DNS, which stands for domain name system, controls your domain name's website and email settings. When visitors go to your domain name, its DNS settings control which company's server it reaches out to.
For example, if you use GoWebsite's DNS settings, visitors will reach GoWebsite's servers when using your domain name. If you change those settings to user another company's servers, visitors will reach them instead of us when visiting your domain.
DNS can be confusing. It's made up of many different elements that control different aspects of your domain name. Here's a quick explanation of each one:
|Nameserver||Nameservers "point" your domain name to the company that controls its DNS settings. Usually, this will be the company where you registered the domain name.
However, if your website is hosted by another company, sometimes they will provide nameservers you need to point to instead.
|Zone File||Zone Files are simply the files that store all of your domain's DNS settings.
Your domain name's Zone File is stored on the company's nameserver.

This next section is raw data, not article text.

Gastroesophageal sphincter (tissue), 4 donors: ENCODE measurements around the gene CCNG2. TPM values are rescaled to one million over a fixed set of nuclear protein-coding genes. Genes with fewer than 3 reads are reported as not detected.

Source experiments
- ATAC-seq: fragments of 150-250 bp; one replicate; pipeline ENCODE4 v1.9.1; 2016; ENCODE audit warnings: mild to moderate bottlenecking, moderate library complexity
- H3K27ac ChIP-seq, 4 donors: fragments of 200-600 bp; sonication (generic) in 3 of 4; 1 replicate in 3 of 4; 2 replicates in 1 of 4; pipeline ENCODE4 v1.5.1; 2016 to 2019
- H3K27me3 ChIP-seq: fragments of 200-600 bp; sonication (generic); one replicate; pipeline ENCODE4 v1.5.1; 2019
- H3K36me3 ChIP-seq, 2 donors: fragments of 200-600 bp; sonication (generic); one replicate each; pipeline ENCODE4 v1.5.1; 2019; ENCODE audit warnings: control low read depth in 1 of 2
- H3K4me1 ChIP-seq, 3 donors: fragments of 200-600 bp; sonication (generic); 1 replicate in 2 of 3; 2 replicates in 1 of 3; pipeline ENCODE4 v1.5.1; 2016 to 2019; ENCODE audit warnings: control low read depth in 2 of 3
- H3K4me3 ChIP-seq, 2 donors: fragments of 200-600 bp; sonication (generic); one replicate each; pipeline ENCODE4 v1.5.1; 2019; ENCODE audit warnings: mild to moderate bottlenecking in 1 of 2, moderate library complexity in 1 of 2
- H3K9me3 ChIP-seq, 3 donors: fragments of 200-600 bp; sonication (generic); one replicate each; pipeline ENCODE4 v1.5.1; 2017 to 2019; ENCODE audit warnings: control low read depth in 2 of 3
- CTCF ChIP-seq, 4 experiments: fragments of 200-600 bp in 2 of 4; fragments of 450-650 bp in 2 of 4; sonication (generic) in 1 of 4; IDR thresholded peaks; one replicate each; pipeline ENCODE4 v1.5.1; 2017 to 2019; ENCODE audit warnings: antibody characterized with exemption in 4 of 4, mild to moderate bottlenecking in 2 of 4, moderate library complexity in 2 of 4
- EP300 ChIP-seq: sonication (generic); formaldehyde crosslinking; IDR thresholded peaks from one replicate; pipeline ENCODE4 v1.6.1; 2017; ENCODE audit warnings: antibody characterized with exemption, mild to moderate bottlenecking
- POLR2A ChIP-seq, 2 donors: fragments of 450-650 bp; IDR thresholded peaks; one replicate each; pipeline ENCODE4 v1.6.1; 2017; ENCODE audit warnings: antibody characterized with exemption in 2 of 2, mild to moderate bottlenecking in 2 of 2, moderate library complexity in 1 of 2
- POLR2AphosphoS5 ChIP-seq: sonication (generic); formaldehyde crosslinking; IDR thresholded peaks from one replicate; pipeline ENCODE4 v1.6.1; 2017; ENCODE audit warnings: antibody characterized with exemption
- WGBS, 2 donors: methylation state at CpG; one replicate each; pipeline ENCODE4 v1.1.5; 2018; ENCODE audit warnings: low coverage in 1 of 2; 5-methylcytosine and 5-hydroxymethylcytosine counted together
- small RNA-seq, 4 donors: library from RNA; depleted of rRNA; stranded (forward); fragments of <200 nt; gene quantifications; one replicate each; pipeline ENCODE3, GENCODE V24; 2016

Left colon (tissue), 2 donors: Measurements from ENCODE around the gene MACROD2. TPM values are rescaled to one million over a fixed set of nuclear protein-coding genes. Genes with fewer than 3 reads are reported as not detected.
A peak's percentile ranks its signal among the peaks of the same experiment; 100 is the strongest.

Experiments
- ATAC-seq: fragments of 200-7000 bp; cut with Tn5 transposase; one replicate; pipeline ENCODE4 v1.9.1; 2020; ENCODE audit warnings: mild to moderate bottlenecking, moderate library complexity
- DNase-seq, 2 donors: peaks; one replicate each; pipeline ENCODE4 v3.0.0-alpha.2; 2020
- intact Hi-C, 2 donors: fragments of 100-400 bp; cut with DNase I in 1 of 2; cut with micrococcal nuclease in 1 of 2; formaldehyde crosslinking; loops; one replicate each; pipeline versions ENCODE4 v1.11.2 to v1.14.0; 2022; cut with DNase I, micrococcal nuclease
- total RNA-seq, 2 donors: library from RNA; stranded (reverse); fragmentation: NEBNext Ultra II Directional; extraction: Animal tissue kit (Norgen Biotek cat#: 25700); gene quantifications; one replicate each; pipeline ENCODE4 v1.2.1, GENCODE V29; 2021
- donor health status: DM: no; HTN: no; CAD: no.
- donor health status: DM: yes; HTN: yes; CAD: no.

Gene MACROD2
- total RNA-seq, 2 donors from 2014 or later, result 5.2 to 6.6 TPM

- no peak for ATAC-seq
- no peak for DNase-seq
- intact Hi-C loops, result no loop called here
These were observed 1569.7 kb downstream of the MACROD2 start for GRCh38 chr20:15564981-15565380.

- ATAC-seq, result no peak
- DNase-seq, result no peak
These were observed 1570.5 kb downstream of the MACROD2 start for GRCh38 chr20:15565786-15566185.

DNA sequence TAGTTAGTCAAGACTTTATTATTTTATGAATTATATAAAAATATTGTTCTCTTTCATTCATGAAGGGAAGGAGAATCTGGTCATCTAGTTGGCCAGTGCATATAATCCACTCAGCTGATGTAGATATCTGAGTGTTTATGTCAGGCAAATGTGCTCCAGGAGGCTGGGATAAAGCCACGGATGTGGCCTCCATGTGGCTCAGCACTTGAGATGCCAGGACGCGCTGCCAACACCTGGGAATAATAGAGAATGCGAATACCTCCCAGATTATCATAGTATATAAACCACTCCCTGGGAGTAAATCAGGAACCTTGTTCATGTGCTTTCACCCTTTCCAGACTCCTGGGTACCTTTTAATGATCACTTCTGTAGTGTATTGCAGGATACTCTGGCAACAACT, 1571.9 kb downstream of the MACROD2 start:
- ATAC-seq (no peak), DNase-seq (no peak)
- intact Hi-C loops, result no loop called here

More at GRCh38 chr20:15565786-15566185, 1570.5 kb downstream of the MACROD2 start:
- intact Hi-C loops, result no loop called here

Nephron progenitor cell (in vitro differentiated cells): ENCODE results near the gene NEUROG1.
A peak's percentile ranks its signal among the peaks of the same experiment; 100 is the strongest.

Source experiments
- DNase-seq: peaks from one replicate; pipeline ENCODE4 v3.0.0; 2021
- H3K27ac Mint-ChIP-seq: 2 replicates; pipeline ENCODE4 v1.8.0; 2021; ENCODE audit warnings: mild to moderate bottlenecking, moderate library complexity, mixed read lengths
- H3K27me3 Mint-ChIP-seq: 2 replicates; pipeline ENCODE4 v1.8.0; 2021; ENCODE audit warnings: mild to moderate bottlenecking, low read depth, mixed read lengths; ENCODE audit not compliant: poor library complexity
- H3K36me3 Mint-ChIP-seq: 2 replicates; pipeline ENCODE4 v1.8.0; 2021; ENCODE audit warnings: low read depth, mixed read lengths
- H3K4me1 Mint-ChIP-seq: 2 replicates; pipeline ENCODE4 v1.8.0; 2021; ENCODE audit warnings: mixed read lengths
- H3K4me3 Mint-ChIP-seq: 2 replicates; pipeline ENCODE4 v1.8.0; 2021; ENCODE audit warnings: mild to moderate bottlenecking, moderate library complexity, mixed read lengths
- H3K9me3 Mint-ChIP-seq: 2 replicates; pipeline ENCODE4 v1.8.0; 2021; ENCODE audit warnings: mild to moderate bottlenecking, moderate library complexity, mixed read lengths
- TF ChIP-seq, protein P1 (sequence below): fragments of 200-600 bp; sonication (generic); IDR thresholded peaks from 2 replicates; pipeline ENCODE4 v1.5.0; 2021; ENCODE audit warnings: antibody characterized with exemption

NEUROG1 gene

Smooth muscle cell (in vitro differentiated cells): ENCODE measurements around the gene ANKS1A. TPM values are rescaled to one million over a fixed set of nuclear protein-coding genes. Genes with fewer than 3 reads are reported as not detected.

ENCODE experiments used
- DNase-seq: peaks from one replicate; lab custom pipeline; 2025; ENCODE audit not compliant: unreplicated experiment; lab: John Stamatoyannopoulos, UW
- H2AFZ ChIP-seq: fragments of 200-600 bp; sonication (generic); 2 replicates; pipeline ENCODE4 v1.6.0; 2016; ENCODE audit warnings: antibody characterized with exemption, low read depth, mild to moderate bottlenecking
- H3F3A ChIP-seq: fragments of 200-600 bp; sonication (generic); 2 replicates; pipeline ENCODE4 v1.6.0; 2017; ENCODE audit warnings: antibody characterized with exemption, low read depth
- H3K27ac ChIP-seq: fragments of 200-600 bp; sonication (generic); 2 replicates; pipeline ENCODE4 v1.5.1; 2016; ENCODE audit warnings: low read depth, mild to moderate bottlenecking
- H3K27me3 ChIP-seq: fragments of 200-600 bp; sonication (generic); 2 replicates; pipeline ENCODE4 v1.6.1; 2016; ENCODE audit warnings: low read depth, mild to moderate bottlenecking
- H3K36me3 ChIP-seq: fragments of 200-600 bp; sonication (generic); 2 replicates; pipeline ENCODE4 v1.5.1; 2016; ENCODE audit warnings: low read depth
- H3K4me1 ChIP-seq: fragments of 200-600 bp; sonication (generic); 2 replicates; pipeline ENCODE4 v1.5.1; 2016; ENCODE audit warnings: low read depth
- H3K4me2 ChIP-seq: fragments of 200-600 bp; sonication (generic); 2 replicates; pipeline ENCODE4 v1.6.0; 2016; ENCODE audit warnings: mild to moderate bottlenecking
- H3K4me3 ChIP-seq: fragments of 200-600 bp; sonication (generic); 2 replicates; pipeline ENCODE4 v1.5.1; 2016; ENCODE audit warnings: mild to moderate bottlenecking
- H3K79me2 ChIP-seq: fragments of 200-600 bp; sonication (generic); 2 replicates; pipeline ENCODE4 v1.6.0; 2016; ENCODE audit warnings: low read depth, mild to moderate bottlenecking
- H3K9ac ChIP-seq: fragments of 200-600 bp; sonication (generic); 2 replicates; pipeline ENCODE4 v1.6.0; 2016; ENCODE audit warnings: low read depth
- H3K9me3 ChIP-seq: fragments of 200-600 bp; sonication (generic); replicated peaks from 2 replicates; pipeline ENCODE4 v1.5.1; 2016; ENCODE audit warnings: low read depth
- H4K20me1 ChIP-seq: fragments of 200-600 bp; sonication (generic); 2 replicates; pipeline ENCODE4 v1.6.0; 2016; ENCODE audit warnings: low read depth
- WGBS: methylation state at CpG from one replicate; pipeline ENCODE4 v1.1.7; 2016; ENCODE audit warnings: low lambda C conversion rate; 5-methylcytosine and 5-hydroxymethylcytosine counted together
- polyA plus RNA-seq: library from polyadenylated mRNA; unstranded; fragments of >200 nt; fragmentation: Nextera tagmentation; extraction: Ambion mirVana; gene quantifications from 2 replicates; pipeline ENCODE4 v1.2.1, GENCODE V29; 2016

|A Record||A Records point your domain name to an individual server using an IP address. An example IP address is 126.96.36.199.
Every domain name has a primary A Record called "@," which controls what your domain name does when some visits it directly.
You can also use A Records to point subdomains (for example subdomain.coolexample.com) to a server's IP address.
|CNAME||CNAMEs point your subdomains to another server using a server name, like server1.secureserver.net.
Most domain names have many CNAMEs.
Unlike A Records, CNAMEs cannot use IP addresses.
|MX Records||MX Records point your domain name's email to its email provider.|
If your domain name uses our nameservers, you can view or change your domain name's DNS through us.